Roadshow Video Reviews
2011 BMW 740iA 7 Series for those who have nothing to prove.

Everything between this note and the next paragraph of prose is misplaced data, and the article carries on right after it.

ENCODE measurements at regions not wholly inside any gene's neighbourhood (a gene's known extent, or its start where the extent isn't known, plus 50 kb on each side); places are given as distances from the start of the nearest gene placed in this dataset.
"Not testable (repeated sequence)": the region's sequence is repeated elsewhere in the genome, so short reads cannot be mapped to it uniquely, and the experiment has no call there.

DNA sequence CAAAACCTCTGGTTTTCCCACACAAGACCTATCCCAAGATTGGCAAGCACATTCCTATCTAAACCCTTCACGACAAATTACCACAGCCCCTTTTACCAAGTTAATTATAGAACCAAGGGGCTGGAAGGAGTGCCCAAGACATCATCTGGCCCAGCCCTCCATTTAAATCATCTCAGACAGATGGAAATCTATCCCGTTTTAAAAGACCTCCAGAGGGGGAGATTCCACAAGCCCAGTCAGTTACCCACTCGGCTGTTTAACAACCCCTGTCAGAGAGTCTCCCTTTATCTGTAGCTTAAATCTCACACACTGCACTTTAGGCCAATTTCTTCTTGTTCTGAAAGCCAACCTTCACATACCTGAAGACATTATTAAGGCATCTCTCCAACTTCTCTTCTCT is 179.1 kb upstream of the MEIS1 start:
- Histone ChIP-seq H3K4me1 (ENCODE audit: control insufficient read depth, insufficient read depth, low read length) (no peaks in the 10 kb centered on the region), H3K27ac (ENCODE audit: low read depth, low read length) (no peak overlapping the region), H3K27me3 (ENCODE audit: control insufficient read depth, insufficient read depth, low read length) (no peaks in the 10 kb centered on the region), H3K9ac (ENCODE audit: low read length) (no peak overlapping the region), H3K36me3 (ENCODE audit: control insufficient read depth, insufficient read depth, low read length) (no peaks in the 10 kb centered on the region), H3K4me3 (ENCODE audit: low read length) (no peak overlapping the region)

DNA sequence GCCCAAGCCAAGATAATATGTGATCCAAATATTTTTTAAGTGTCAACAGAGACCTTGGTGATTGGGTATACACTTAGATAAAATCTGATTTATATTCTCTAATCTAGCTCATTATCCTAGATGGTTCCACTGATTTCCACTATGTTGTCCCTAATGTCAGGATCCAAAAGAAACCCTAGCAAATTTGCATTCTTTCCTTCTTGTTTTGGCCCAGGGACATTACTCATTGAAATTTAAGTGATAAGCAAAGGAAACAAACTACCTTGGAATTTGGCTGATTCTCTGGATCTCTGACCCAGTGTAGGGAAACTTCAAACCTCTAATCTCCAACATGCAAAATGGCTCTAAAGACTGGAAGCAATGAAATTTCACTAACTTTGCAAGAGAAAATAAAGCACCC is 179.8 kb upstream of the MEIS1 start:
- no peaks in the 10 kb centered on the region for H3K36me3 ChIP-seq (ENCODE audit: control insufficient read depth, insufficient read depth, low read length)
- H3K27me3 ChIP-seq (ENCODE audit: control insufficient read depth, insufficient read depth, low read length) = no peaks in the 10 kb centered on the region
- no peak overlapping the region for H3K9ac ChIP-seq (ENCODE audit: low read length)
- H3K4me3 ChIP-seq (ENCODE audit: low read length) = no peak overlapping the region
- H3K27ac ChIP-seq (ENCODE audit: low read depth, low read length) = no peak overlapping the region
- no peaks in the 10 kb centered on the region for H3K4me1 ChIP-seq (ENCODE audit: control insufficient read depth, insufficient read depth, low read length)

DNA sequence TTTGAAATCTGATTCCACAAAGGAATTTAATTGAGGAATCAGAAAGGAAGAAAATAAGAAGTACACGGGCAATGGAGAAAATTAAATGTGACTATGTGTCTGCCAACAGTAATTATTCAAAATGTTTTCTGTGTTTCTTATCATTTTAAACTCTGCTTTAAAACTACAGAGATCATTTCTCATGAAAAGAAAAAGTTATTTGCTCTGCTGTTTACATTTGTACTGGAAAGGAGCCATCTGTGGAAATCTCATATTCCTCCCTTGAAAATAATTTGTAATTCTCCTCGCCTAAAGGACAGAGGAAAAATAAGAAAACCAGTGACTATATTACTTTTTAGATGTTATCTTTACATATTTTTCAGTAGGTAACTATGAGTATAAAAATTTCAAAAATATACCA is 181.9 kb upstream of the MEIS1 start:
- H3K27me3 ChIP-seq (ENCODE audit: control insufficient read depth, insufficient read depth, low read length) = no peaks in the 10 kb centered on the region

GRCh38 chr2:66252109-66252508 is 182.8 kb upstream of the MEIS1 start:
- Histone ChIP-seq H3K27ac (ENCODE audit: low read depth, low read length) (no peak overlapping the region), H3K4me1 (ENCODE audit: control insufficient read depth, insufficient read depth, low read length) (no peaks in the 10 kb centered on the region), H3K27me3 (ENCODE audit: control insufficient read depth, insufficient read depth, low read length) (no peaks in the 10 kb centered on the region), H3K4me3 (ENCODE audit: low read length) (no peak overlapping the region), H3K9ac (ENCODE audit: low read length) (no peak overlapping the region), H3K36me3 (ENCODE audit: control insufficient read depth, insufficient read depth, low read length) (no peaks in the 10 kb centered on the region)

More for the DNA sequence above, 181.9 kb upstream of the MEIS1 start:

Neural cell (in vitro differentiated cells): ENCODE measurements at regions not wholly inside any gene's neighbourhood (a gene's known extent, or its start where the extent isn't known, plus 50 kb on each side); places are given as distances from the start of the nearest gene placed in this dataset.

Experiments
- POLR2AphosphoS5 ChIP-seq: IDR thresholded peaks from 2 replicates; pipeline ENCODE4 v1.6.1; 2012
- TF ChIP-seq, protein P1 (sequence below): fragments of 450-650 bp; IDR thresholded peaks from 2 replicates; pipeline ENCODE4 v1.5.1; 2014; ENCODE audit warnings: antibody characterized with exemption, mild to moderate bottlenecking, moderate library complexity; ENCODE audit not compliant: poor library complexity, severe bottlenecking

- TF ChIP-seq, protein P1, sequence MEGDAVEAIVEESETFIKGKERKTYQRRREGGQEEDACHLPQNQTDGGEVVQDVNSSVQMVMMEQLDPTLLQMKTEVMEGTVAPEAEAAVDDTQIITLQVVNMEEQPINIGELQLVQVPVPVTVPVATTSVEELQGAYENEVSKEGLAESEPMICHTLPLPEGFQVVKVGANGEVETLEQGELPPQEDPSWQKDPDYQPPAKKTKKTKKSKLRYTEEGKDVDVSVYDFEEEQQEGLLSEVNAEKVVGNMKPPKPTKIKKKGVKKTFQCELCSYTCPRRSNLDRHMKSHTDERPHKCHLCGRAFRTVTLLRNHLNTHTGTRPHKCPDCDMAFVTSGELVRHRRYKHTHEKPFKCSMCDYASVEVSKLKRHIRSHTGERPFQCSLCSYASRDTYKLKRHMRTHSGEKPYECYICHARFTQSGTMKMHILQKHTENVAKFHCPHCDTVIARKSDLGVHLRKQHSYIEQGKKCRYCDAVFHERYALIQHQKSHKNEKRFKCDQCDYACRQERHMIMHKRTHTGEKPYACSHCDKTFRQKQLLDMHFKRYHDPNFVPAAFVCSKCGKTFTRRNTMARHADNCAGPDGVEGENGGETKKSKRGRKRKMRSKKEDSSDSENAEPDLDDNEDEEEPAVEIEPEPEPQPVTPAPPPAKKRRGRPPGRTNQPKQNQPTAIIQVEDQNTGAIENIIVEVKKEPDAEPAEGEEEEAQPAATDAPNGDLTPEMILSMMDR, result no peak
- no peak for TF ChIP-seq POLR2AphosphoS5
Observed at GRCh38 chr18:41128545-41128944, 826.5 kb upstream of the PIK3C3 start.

-Funny things happen when you legislate higher average fuel economy. Electric cars are born, small cars flourish, and the 7 Series gets an Inline-6. Now, where is the pomposity in that? Let's roll in the 2011 BMW 740i and check the tech. The 7 Series is a flagship and that, in the U.S. anyway, has always meant either a V-8 or a V-12. But every thing's lingering greener these days, so BMW thinks we're ready for a 7 without an engine to brag about. In carbon black over oyster leather, a 7 still cut that imposing figure even when it does have an engine from a 3 Series. The navigation system is standard on this car. It's your general beauty of a BMW rig. What is that thing? 9, 10 inch diagonal extremely widescreen. This is one of the best I've seen yet on doing their 3D rendering of urban areas and also does a real nice job of showing contours in various parts of the world; and, of course, being the BMW, that's not a touchscreen. It's all done here with iDrive or with voice command. We've seen this iDrive controller before. Lots of dedicated buttons to shortcut the things you wanna do; telephone, nav, radio or CD. The back button is key. The option button is kinda like right click on your windows mouse. Outshone by iDrive is the now excellent voice command in this car. During destination entry for example, it's able to verbally take in your destination in one big gulp instead of state then city then street then address as separate verbal burps. 235 2nd Street, San Francisco, California. -235 2nd Street, San Francisco, California. -The CD multimedia on this car is a relatively limited amount of goodies in terms of digital stuff you wanna play. You've got your optical slot right up here. Here's store-in vehicle. That's because we've got a hard drive. You can rip this guy to the hard drive and you've got 12 gigabytes of space total. Now, what's not so clear is the fact that you do have a USB jack in this car but it's not reachable and that's for a reason. You can't do much with it. That USB drive though is not for playing your iPod or ThumbDrive. It's only for loading files to the hard drive from a USB storage stick or backing up those files to the stick or restoring them from it or loading your personal driver settings. This is what they call the smartphone cradle. It does all the integration through hardwired contacts if your phone matches one of the cradles they offer. It also gives you wired power and a built-in in-car antenna. But then you can also use what's called a bluetooth cradle which does the connection via bluetooth but does give you access to the built-in antenna on the car. And finally, there's an iPhone cradle which holds you iPhone here while, I believe, it's bluetooth connected but getting a charge and I don't know if it's hardwired to an antenna. One thing we're never gonna see on this screen unless we spend some option dollars is a rear-view camera. Instead, you get these dual sensor maps, front and rear sensors. This one shows both at once. This one shows a zoom in of the car itself whether I'm in reverse or whether I'm in drive; kind of a quaint 6-speed automatic with the now familiar BMW ice cream scoop or something more obscene than that, whatever you think that looks like. Next to it is a driving dynamics rocker. This will take you all the way from Comfort where the car behaves like a slug all the way up to Normal which is standard and balanced. Here is Sport. You can actually get in there and decide what sport modifies. And finally, you've got Sport Plus which pushes everything to its most aggressive and also plays with the traction control to make it break loose a little bit. This is the kind of car where rear-seat entertainment kinda makes sense; but while I liked that it now uses a pair of widescreen headrest monitors, I'm bored with the fact they tie you into an old school 6 DVD changer in the front glovebox. Now, up here up on the bow is where you learn that this is the BMW 7 for those who don't have to prove the size of their bank account or anything else because it's the thinking person's 7. It's got a 3 liter Inline-6 with dual turbos; the same engine that was in the original 335i. Plenty of power though. 315 horsepower, 330 foot-pounds of torque, gets this 4400-pound brute up to 60 in about 5.8 seconds while delivering seventeen 25 mpg. Part of the magic is not just the turbo but direct injection in BMW's infinitely variable Valvetronic timing on the cams. Most interestingly though, this 740i makes a real fool of its brethren, the BMW 7 Series ActiveHybrid which cost about $32,000 more and, if memory serves, gets about 1 mpg better. I've gotta a maxim about cars. It goes a little bit like this. When a car is engineered properly, in everyday driving, you are using about 70% of what it can do. If you buy one of today's high-powered big bore, multi-turbo blah blah blah cars--I'm looking at U750 or 760-- you're using maybe 20% of what the car can do most of the time and that's not really driving to me. That's more like stewardship. Turbo lag is definitely there. Turbos always lag. It's the nature of a turbo. There's no way around that or it'll be a blower. But it's definitely restrained and I think this car has what I would call ample power, if not overwhelming power. There is a real difference on the suspension compliance between Comfort and Sport. At least between those two notches, you really feel a difference in the wallow. You get quite a bit when you're in Comfort which gives it a nice town ride but you've gotta get out of that when you really wanna handle the car because there's just too much bounce and jounce on the front end or rear end. Sport load holds the shift points dramatically higher. These are meaningful settings. That's what I'm trying to get at here. The Comfort, the Normal, the Sport, the Sport Plus, they really do things differently that aren't just a bit of switch-craft to make you feel like you got a gimmick, and they do things differently in the right places. That's nice. Okay, let's price our 2011 740i 6-cylinder, yes; still a $71,000 plus car just to get in the game. That feels a little steep to me but it's a BMW. Now, the packages you've gotta consider to go CNET style include premium sound-- that's the more watts, the more channels on the iPod and USB playback ability, $1800, not badly priced. Badly priced is the rear-seat entertainment system at $2800. Yeah, they're wide screens, but that's just such a dated setup overall passed, $1300 gets you this driver-assistance package that's going to bring you automatic high beams and more interestingly lane departure warning and blind-spot information stuff. I think I'd go with that and no matter what you do, no matter what package you get, no matter how much you spend on this goddamned thing, you've gotta spend $400 ala carte to get a rear-view camera. That's where I go on strike. Other ala carte options are one of those confusing phone cradles from $150 to $220, adaptive cruise control $2400, head-up display (BMW does that well) $1300, active suspensions, 2 grand. Oh yeah, night vision with pedestrian detection $2600--pricey but cool. And did I mention? The rear-view camera, 400 bucks.